Humans have been using ink for about 5,000 years. The first inks originated in China, but the use of ink quickly spread around the world. Writing in ink on paper or vellum allowed people to send lightweight messages quickly, improving communication. Today there are more kinds of ink than ever, each made from a different combination of ingredients.
Up until the invention of the printing press, most ink fell into one of two categories. The standard writing ink in medieval Europe and well into the 19th century was iron gall ink. This type of ink is made from water and a form of iron called ferrous sulfate. Oak galls, which are growths found on oak trees, are added to make an acidic solution.
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India ink, which dates to the 4th century B.C. or earlier, is made of fine soot mixed with water. Ink-makers then add stabilizing agents to make sure the ink stay on the page. Common stabilizing agents include gelatin, made from animal hooves, or shellac, which is made from a resin secreted by insects.
Modern Writing Inks
Most inks used in modern pens consist of a dye dissolved in a combination of other ingredients, known as the "vehicle" that helps the ink to flow smoothly, bind to the paper, and dry quickly once outside of the pen but not before. Ferrous sulfate is still used, as are gallic and tannic acids derived from oak galls or sumac leaves. Blue inks often contain triphenylmethane, and red inks are based on a dye called eosin. Both are synthesized using a variety of natural resources including benzene and aluminum chloride. Ballpoint and felt-tip pens have led to demand for new solvents, including toluene and propyl alcohol. These solvents are byproducts from coal and oil processing.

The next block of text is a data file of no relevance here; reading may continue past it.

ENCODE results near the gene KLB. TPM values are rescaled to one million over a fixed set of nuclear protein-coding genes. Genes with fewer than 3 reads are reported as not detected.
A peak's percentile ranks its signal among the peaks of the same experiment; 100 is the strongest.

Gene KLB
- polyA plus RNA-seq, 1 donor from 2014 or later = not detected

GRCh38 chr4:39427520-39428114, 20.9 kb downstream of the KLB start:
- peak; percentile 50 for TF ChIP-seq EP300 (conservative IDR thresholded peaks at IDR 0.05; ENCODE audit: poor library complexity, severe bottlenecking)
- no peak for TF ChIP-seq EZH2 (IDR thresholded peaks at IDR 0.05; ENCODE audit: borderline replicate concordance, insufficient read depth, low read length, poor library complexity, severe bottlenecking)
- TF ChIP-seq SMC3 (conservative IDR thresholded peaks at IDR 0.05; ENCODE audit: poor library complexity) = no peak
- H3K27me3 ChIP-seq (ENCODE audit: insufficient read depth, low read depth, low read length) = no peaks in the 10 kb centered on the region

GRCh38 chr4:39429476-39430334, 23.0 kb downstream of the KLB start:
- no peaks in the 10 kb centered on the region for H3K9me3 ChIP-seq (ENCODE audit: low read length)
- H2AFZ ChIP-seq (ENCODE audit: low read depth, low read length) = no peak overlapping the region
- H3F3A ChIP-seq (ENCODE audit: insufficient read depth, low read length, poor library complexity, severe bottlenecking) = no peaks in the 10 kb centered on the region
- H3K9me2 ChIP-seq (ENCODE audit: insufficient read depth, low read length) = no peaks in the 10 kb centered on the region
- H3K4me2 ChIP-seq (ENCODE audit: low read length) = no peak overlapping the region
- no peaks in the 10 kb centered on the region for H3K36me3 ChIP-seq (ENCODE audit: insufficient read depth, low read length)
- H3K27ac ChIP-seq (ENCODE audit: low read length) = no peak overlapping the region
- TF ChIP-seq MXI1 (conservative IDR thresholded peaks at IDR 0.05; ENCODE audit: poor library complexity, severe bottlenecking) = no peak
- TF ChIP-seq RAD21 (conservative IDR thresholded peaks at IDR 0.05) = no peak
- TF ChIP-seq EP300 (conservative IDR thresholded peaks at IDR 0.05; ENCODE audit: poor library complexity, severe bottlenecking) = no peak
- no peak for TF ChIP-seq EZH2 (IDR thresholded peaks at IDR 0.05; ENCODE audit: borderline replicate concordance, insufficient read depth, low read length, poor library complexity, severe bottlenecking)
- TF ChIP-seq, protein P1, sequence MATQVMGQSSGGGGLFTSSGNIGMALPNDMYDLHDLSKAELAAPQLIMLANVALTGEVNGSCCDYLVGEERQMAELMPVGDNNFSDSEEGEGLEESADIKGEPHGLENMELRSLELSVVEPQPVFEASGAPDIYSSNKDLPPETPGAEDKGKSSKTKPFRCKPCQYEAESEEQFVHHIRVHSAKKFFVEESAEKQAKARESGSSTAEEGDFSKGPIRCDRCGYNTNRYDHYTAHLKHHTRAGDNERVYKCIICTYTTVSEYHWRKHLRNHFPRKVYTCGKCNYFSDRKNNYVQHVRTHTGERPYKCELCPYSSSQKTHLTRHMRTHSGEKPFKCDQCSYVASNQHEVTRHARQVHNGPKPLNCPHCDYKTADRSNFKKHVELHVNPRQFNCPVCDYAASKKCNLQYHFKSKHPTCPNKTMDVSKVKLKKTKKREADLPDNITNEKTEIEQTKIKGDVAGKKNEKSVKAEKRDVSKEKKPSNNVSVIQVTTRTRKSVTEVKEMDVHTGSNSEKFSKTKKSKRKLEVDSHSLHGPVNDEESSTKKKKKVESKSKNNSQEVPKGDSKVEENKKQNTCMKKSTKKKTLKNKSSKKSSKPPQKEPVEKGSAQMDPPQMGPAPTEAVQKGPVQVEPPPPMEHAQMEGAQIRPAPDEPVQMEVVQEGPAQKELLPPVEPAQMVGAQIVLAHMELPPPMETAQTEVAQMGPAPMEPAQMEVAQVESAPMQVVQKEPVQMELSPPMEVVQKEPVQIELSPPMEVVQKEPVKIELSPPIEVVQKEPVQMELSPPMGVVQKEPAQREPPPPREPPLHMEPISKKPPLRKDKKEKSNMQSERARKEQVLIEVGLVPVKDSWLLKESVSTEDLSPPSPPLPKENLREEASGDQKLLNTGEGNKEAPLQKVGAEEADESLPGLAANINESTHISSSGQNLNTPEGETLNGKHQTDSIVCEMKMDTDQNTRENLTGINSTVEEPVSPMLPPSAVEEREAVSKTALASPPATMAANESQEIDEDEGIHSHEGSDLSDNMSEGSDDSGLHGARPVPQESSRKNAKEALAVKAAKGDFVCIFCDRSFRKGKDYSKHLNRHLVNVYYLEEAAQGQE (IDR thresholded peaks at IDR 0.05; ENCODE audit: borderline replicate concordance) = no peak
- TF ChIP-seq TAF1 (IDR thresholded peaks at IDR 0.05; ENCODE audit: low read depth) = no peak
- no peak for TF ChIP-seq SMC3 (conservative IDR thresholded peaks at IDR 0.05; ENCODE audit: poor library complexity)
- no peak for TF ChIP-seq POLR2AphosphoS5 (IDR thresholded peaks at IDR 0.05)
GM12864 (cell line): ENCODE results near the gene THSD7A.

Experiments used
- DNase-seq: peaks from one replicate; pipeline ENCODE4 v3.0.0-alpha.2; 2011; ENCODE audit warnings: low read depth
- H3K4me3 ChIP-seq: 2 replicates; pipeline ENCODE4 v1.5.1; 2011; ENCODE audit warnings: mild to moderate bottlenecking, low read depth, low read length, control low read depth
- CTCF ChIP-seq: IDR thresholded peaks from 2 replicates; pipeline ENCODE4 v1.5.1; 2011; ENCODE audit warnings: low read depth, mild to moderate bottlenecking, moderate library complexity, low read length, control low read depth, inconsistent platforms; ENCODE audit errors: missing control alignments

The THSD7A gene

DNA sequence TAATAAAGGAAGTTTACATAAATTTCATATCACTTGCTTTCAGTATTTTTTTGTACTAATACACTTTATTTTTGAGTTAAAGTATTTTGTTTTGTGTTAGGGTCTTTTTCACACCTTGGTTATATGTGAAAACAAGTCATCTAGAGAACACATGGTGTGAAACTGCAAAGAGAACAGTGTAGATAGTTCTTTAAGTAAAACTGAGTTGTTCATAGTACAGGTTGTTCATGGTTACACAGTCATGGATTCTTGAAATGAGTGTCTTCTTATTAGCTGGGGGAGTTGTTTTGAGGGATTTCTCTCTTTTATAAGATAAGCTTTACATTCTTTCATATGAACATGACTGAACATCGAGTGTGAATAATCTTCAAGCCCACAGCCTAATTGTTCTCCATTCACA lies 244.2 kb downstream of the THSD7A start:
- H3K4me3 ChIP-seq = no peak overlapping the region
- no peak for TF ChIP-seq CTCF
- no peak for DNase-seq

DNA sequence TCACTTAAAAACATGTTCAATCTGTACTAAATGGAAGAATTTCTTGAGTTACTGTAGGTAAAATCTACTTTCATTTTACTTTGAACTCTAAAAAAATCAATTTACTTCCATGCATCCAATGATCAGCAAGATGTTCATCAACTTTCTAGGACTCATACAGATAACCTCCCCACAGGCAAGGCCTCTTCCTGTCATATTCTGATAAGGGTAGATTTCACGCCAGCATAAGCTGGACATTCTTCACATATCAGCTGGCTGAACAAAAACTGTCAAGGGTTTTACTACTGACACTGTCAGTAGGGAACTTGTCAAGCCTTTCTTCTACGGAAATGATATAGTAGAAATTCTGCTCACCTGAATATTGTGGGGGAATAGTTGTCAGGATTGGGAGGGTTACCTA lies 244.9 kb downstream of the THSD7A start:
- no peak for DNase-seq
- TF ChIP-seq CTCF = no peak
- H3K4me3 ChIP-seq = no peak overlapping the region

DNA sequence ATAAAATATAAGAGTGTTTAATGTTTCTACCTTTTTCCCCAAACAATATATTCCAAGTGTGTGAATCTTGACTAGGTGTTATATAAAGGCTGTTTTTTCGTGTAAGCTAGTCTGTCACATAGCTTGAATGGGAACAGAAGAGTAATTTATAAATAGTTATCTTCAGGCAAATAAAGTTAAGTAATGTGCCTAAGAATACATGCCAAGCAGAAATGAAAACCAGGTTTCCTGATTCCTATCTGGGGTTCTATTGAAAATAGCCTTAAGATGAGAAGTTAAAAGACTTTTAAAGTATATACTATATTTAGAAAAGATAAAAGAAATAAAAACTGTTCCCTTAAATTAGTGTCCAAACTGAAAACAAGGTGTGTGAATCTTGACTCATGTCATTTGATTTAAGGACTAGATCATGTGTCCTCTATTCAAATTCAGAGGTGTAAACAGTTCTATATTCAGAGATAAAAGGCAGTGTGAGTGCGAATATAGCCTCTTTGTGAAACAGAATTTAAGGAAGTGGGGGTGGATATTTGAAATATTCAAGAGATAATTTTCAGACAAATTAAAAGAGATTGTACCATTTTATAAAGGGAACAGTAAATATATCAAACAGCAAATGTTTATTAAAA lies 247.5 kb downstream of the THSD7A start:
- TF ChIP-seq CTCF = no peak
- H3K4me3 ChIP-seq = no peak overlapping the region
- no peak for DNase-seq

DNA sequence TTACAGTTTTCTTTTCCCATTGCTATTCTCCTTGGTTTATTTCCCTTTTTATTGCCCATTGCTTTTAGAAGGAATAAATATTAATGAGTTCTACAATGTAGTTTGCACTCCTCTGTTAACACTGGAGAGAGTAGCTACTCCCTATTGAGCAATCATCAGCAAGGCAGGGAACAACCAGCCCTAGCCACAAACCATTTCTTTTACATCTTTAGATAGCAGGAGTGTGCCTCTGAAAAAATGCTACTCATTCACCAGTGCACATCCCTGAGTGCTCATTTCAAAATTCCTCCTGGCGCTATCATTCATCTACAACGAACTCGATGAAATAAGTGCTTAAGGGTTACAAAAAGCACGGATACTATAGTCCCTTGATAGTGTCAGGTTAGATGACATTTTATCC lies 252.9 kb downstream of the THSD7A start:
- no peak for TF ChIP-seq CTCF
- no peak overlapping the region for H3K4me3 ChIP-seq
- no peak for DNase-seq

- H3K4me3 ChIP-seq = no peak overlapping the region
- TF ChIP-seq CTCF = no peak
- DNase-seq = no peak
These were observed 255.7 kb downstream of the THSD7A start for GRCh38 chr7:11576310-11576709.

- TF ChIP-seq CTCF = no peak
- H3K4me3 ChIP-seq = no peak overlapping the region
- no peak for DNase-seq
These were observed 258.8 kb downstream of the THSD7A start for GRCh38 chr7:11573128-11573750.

The invention of the printing press led to new inks designed for use with presses rather than pens. These mainly use pigments, which sit on top of the paper, rather than dyes, which soak into it. Pigments contain a variety of elements, including copper and titanium. Carbon black is the main black pigment, and it is used in large quantities. The printing ink industry is one of the world's largest consumers of carbon black. Clays are used to add stability to the ink.
Not all inks are used for printing or writing on paper. Tattoo inks are used with a needle to create designs under the skin. Homemade tattoos often use writing ink, but these tend to blur and fade. Like other inks, tattoo inks often contain carbon and iron compounds. Other chemicals used in the pigments can include mercury, lead, cadmium, nickel, chromium, cobalt, and copper. The carrier into which the pigments are mixed is usually based on water or ethyl alcohol.